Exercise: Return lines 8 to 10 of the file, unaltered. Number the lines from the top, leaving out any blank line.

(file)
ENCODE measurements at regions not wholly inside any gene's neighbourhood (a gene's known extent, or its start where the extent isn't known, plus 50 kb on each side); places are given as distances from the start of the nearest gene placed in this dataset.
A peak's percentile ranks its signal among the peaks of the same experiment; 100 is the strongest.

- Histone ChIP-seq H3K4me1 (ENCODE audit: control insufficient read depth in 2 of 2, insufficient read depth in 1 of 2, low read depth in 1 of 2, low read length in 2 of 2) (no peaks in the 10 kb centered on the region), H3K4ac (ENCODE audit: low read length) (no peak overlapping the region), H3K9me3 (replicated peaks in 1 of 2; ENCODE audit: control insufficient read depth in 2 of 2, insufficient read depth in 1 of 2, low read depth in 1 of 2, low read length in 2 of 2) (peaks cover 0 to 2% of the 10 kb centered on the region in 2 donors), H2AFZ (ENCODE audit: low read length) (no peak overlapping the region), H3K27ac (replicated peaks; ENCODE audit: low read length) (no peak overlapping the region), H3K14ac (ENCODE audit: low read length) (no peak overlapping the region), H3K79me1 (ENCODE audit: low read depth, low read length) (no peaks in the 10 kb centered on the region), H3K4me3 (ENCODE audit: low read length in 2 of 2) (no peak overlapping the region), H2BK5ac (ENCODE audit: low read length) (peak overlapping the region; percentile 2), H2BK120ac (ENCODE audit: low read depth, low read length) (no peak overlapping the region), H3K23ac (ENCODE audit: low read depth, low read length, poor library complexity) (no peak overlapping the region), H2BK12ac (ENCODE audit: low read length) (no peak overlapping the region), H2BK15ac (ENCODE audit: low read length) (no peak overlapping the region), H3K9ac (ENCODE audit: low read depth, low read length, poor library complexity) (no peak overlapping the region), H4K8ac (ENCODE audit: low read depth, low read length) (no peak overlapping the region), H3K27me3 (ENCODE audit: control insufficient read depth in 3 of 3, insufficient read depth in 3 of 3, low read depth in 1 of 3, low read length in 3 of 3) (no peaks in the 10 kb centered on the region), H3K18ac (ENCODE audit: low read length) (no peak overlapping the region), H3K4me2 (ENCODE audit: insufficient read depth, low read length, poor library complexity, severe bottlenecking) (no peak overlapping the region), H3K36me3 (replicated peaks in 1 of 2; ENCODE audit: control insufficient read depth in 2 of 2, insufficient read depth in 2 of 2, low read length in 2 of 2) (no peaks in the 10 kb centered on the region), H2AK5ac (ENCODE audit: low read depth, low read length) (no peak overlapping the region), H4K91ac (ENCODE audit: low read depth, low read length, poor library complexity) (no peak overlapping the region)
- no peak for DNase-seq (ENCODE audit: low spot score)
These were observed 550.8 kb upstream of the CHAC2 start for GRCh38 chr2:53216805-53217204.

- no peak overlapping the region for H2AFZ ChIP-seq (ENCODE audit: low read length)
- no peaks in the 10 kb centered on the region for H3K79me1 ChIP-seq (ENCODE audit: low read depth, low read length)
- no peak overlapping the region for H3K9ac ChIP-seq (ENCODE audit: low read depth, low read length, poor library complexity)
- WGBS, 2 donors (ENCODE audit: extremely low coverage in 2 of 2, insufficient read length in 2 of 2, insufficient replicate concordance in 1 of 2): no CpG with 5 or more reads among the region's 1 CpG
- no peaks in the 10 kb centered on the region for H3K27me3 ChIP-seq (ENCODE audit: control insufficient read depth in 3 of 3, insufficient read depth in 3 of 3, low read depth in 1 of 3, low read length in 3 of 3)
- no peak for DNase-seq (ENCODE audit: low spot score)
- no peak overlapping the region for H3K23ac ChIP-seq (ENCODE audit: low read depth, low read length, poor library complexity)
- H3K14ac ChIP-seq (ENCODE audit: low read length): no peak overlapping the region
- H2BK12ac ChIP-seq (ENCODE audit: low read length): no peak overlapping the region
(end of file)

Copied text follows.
- no peak overlapping the region for H3K9ac ChIP-seq (ENCODE audit: low read depth, low read length, poor library complexity)
- WGBS, 2 donors (ENCODE audit: extremely low coverage in 2 of 2, insufficient read length in 2 of 2, insufficient replicate concordance in 1 of 2): no CpG with 5 or more reads among the region's 1 CpG
- no peaks in the 10 kb centered on the region for H3K27me3 ChIP-seq (ENCODE audit: control insufficient read depth in 3 of 3, insufficient read depth in 3 of 3, low read depth in 1 of 3, low read length in 3 of 3)